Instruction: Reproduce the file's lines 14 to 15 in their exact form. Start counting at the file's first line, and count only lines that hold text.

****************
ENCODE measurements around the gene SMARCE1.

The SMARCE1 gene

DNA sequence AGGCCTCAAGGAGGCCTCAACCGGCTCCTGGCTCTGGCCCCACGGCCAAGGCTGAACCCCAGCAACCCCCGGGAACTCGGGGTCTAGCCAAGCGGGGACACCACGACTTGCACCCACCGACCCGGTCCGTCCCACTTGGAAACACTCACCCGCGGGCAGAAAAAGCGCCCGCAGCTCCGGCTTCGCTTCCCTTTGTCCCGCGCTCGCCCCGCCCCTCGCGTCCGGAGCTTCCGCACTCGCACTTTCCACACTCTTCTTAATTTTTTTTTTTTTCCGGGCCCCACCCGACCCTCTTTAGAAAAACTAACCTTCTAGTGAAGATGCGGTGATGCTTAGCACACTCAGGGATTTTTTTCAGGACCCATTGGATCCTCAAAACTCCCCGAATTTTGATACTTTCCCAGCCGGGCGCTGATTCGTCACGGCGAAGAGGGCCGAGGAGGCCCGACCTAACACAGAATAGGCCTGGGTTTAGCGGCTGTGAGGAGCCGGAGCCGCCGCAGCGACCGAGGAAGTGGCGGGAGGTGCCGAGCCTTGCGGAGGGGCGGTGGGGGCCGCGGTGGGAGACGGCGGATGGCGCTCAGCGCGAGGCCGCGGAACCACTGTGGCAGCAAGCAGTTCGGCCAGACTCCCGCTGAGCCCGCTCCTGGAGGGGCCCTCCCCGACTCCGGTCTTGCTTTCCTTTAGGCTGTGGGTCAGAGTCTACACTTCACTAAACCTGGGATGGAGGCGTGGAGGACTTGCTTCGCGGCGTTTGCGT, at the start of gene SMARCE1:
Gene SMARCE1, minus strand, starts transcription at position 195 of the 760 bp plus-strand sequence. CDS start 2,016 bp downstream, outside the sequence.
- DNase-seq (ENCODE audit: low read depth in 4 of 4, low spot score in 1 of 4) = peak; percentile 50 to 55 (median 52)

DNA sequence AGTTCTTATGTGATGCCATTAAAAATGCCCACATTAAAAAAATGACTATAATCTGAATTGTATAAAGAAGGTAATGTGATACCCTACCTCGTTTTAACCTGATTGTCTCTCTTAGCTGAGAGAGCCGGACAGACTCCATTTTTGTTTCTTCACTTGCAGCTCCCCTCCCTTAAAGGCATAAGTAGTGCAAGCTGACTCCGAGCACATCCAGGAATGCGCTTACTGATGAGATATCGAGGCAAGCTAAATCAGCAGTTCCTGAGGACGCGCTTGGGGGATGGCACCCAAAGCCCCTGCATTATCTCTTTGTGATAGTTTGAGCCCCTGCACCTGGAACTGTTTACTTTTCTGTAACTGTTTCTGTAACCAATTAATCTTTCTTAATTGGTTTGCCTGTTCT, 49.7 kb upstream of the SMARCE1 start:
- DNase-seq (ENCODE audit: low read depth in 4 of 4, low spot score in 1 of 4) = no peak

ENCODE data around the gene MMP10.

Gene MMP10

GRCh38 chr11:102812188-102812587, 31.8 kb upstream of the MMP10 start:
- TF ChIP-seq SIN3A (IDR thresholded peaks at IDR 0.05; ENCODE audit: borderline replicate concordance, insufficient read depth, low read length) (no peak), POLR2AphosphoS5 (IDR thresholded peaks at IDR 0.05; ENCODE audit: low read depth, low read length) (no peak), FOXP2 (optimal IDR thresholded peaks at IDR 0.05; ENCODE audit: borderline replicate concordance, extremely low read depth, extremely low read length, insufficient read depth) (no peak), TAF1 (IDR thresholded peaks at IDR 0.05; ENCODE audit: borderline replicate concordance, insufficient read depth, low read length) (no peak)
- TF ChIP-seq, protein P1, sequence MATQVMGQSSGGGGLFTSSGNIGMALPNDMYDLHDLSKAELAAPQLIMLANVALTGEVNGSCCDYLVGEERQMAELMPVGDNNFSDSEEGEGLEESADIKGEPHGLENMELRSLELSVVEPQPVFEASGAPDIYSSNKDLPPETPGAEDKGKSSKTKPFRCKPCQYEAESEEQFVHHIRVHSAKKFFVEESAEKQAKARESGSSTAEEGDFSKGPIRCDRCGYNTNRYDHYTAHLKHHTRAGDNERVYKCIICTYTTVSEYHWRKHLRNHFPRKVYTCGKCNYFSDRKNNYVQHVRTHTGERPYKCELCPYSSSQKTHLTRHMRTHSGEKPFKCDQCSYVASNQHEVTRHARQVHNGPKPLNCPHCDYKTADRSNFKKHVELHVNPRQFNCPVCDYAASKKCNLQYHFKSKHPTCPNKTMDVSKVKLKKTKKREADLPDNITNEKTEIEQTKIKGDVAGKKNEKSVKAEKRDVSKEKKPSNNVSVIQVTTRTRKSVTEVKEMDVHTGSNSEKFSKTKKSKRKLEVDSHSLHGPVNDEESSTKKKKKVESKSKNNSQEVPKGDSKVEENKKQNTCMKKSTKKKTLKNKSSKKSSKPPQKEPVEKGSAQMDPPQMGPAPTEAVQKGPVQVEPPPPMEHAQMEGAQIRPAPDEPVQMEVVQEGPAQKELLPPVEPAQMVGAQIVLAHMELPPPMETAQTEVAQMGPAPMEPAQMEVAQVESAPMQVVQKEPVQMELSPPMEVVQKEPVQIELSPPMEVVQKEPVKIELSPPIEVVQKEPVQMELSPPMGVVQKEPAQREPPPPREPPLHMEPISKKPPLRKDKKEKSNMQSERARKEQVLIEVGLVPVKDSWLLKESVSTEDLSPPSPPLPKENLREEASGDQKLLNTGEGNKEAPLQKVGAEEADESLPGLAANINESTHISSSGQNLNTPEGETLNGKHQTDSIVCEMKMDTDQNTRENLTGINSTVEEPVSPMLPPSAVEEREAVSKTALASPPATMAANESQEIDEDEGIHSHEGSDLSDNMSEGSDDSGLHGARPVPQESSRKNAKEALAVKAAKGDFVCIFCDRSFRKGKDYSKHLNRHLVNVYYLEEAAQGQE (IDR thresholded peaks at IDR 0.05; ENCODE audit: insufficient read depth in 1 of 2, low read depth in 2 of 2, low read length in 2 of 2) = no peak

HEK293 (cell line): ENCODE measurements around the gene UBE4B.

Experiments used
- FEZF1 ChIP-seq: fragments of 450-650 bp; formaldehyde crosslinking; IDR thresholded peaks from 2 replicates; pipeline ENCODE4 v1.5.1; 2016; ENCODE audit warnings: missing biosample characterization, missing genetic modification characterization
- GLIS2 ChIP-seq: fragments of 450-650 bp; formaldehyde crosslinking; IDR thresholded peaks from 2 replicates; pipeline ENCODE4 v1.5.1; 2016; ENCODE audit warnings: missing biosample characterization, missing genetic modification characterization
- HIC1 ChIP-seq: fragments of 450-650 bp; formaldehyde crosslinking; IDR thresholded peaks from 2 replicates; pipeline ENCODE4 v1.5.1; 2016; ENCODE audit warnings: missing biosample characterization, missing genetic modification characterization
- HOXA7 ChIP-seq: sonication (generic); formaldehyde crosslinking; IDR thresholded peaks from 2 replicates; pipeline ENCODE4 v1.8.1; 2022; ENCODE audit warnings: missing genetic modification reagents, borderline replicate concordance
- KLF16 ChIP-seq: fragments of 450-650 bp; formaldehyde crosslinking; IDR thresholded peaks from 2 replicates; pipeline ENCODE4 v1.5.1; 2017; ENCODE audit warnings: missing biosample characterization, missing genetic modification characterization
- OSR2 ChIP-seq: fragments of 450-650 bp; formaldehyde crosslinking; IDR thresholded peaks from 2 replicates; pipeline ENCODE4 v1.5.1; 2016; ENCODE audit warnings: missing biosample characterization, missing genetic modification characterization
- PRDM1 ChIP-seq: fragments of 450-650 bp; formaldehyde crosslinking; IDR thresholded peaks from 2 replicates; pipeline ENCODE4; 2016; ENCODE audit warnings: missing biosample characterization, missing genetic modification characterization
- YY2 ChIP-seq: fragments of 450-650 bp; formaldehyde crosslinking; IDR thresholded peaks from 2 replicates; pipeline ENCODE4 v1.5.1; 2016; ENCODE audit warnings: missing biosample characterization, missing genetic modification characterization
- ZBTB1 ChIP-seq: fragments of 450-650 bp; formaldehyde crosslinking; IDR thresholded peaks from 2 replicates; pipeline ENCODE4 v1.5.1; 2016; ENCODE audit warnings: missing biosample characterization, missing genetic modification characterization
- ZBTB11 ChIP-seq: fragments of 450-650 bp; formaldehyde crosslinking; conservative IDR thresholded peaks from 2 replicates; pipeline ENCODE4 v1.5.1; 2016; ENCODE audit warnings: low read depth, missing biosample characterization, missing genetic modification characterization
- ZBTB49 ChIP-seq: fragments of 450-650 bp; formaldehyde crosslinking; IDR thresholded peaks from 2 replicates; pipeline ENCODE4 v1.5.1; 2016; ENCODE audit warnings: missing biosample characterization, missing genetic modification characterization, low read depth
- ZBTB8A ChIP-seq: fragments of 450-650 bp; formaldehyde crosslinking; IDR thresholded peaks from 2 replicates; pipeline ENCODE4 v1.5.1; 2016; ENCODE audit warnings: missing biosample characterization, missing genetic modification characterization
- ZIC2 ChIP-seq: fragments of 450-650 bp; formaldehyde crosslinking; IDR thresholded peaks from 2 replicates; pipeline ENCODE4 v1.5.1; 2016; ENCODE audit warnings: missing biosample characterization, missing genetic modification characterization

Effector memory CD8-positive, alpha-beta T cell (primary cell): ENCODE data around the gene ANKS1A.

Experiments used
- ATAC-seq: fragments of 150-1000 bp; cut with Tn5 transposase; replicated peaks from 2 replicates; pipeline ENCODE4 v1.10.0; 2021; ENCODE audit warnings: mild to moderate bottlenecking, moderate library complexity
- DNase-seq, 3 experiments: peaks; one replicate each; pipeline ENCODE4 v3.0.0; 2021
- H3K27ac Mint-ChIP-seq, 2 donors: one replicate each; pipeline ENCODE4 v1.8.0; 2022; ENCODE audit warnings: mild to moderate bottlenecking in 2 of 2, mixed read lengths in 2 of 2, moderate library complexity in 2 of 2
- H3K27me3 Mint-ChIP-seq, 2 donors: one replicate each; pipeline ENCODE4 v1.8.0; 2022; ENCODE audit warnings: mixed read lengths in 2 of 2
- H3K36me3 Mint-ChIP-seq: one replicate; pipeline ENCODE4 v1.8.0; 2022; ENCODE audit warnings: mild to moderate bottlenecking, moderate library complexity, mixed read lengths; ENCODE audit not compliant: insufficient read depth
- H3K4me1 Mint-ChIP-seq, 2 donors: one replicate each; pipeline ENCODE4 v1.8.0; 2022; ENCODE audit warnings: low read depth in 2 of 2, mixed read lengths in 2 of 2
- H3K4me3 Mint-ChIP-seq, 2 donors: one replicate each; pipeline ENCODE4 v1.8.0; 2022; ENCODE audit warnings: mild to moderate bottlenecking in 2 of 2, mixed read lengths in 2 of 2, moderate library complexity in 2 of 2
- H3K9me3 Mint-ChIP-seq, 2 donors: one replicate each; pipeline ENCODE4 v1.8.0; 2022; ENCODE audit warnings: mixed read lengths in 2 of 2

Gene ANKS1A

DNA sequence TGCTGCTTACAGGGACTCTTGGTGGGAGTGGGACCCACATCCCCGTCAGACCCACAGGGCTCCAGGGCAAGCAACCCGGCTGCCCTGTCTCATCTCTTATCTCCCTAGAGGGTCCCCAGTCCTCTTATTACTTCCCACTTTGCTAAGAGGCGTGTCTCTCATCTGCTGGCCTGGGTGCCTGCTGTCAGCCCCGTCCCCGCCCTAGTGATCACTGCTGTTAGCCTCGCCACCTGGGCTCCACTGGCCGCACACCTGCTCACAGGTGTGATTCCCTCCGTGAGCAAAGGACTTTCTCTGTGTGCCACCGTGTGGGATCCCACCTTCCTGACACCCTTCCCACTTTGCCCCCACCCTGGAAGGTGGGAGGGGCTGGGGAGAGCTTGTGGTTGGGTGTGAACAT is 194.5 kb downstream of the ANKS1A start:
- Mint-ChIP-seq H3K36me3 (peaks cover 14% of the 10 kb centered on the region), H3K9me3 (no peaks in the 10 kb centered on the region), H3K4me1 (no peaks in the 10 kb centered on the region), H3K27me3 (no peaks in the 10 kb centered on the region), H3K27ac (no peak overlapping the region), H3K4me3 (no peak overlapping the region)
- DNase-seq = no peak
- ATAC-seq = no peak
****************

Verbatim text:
Experiments used
- FEZF1 ChIP-seq: fragments of 450-650 bp; formaldehyde crosslinking; IDR thresholded peaks from 2 replicates; pipeline ENCODE4 v1.5.1; 2016; ENCODE audit warnings: missing biosample characterization, missing genetic modification characterization